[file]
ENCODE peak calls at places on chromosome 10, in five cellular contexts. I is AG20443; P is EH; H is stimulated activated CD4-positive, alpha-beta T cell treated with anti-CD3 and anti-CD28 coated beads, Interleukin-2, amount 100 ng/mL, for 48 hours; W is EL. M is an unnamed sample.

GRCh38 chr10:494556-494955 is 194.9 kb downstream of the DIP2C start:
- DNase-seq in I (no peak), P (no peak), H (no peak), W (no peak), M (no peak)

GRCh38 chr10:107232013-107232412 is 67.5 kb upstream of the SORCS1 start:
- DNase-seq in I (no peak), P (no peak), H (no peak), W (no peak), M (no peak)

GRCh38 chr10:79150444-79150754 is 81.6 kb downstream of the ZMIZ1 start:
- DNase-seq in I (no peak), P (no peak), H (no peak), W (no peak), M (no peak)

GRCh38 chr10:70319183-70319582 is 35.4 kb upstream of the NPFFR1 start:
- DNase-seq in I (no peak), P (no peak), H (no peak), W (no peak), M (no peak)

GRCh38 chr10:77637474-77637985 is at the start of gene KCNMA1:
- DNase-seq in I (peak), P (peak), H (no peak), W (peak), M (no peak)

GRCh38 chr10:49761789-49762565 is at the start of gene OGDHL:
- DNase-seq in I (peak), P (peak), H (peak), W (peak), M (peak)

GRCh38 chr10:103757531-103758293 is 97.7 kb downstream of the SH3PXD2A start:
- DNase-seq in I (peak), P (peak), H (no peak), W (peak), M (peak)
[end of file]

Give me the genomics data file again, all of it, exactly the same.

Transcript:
ENCODE peak calls at places on chromosome 10, in five cellular contexts. I is AG20443; P is EH; H is stimulated activated CD4-positive, alpha-beta T cell treated with anti-CD3 and anti-CD28 coated beads, Interleukin-2, amount 100 ng/mL, for 48 hours; W is EL. M is an unnamed sample.

GRCh38 chr10:494556-494955 is 194.9 kb downstream of the DIP2C start:
- DNase-seq in I (no peak), P (no peak), H (no peak), W (no peak), M (no peak)

GRCh38 chr10:107232013-107232412 is 67.5 kb upstream of the SORCS1 start:
- DNase-seq in I (no peak), P (no peak), H (no peak), W (no peak), M (no peak)

GRCh38 chr10:79150444-79150754 is 81.6 kb downstream of the ZMIZ1 start:
- DNase-seq in I (no peak), P (no peak), H (no peak), W (no peak), M (no peak)

GRCh38 chr10:70319183-70319582 is 35.4 kb upstream of the NPFFR1 start:
- DNase-seq in I (no peak), P (no peak), H (no peak), W (no peak), M (no peak)

GRCh38 chr10:77637474-77637985 is at the start of gene KCNMA1:
- DNase-seq in I (peak), P (peak), H (no peak), W (peak), M (no peak)

GRCh38 chr10:49761789-49762565 is at the start of gene OGDHL:
- DNase-seq in I (peak), P (peak), H (peak), W (peak), M (peak)

GRCh38 chr10:103757531-103758293 is 97.7 kb downstream of the SH3PXD2A start:
- DNase-seq in I (peak), P (peak), H (no peak), W (peak), M (peak)